Dell Netbook Reviews The newest in well-liked peripherals is the pocket PC, or notebook as it's commonly known as. No much more lugging around hefty laptop, netbooks are the compromise between tiny PDA screens and massive power-hungry conventional laptops. A number of manufacturers are now producing their version of the netbook, such as Asus, HP and Dell. Dell introduced the Mini 9 a couple of years ago, and has since replaced it with a Mini 10, but the Mini 9 remains a bestseller within the netbook market. Once you understand the power Dell has built into this machine, its simple to comprehend why the Mini 9 is so well-liked.
The Mini 9 comes equipped with a much more than adequate 1.6 GHz Intel Processor, 1 GB of DDR, 8 GB internal memory along with a built-in wireless 802.11 g card. You've your option of operating systems, either Windows XP House Edition or Ubuntu, a Window-esque version of Linux. Although I'm a fan of Linux, I'd suggest sticking with XP, as Linux has a steep learning curve that will trigger lots of frustration. You are able to usually switch to Linux anyway, since its accessible on-line as an open source, totally free program. The RAM the Mini 9 comes with makes it a fairly quick machine, but you are able to effortlessly add RAM by opening the RAM cover on the back and adding an additional GB. The only reason this configuration is not directly provided by Dell is simply because Microsoft locations RAM limits on machines that come with Windows. Dell also chose to maintain that RAM limit on its Mini 9 with Ubuntu, even though I'm not certain why. The tough drive, with just 8GB of space, is fairly limited. If you're concerned that you'll run out of space although on the run, I suggest you invest in a portable external tough drive or a number of small flashdrives. Maintain in mind that Windows is really a resource hog and will take up a fair quantity of drive space. You'll still have sufficient to load your music, surf the net, and write papers, but beyond that, make certain you carry additional space. The keyboard on the Mini 9 appears to be the most frequently mentioned gripe about this machine. It's a 95% version of a full size laptop keyboard, which was already a bit little. In the event you have big fingers or any issues with dexterity, think about a Mini 10 or attach an external keyboard. Full size portable keyboards are accessible on-line and also at local office stores.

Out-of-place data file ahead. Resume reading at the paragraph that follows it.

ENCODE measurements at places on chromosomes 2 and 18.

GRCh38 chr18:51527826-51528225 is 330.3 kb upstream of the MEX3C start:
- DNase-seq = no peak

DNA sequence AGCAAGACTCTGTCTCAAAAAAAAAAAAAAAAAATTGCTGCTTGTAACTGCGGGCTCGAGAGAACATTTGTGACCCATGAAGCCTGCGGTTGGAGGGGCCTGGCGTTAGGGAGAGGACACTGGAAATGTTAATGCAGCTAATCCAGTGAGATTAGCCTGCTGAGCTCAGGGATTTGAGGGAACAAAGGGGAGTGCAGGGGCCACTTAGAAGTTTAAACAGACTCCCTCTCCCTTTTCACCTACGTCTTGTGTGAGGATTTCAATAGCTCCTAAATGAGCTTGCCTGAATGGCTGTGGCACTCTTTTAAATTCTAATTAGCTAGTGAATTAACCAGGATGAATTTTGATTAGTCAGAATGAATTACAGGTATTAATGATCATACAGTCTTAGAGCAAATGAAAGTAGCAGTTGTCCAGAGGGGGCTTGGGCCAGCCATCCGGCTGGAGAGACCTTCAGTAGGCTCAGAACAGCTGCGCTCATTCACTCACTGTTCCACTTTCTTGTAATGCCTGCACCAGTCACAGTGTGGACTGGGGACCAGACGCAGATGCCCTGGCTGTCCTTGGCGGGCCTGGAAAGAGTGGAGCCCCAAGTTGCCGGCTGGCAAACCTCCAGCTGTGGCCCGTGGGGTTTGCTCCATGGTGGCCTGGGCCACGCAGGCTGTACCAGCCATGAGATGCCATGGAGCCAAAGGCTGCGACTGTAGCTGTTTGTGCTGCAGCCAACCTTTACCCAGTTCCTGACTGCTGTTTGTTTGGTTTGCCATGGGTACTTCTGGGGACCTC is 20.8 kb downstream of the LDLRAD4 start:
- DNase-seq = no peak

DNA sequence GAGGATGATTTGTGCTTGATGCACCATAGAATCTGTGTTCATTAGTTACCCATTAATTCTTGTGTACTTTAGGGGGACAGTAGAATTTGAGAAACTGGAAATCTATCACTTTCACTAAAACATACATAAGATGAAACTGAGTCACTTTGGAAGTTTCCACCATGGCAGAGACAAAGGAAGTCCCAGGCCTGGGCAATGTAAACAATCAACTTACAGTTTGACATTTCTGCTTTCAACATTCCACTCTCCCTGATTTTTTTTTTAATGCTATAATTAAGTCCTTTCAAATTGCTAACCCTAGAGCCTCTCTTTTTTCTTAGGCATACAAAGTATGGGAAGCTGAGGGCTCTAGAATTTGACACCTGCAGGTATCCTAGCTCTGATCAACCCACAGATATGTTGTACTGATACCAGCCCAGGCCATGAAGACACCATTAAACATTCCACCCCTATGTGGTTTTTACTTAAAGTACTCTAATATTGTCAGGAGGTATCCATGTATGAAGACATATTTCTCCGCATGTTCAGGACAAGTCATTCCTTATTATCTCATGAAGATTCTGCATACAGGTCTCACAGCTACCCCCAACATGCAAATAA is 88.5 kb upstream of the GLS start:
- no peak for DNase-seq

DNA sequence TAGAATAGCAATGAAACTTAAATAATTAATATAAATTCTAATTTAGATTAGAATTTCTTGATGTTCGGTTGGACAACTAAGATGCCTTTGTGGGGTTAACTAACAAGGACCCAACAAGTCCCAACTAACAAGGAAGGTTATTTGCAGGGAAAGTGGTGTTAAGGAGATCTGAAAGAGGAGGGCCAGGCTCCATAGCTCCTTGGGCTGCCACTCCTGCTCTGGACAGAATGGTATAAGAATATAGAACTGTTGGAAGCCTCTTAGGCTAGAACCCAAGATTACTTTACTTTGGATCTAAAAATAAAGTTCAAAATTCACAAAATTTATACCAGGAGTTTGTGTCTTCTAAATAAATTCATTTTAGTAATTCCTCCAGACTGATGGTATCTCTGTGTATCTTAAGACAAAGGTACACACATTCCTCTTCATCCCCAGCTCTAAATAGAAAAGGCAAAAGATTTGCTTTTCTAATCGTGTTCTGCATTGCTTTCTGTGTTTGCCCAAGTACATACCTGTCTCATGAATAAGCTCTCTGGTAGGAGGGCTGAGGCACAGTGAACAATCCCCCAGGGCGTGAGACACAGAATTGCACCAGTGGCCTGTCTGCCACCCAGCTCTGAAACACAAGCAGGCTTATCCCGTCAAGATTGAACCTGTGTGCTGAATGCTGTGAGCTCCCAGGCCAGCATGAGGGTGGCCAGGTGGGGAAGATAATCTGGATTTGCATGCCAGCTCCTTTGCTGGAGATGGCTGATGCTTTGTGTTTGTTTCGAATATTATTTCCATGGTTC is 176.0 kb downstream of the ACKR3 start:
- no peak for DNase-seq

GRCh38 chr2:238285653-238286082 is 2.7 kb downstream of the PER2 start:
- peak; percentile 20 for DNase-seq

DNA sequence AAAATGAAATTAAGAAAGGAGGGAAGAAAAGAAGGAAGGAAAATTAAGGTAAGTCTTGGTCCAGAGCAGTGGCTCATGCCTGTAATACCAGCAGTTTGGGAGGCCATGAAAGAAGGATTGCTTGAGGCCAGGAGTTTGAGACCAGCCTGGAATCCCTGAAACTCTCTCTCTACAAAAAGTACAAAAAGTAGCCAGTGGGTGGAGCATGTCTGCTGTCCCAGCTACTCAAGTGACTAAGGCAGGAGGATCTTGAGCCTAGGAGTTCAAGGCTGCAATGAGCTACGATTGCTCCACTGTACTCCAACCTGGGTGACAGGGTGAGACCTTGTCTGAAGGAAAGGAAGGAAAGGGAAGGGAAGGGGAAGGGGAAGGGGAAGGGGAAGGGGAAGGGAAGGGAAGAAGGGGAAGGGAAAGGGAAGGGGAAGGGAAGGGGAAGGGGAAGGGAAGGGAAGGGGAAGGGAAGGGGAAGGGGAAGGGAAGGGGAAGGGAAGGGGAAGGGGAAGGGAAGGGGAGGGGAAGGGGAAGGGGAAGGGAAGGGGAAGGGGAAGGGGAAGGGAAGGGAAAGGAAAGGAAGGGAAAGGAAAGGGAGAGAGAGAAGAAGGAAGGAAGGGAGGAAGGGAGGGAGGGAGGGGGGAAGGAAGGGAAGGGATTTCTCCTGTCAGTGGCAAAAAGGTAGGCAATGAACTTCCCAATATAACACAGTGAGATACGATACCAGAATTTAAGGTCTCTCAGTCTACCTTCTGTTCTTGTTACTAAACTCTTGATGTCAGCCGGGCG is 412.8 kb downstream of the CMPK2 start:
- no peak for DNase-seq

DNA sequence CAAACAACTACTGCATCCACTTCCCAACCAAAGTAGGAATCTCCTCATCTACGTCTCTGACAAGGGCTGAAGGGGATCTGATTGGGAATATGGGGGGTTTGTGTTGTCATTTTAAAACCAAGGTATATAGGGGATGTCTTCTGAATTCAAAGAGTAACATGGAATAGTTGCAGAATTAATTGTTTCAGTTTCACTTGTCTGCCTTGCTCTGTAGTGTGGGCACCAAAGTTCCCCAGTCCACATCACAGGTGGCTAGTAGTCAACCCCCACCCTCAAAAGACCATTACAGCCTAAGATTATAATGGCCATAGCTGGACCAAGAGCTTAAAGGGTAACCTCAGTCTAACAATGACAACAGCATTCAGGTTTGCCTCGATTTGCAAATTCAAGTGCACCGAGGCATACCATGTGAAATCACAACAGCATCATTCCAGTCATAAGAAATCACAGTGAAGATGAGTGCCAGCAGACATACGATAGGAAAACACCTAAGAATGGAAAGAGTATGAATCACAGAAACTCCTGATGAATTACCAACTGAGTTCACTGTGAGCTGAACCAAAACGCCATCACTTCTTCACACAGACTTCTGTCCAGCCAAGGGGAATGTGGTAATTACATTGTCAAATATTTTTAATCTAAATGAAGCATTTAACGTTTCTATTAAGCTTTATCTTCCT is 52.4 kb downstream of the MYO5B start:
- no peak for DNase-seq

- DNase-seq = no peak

For those of you who are unfamiliar with dell netbook , do not mistake this for a full size pc with all of the amenities. Instead, it's a compact version with no DVD or CD drive along with a tiny touchpad rather than a mouse. In the event you travel a great deal or invest lots of time hauling your laptop to a local cafĂƒÂŠ' or bookstore to pull a totally free wireless signal for a couple of hours, the netbook is for you. If you're a laptop buyers searching for a portable version of the desktop or conventional laptop, the Mini 9 is not for you. Despite this, it's a fun small portable that's backed by Dell's fantastic reputation for high quality.
The tough drive, with just 8GB of space, is fairly limited. If you're concerned that you'll run out of space although on the run, I suggest...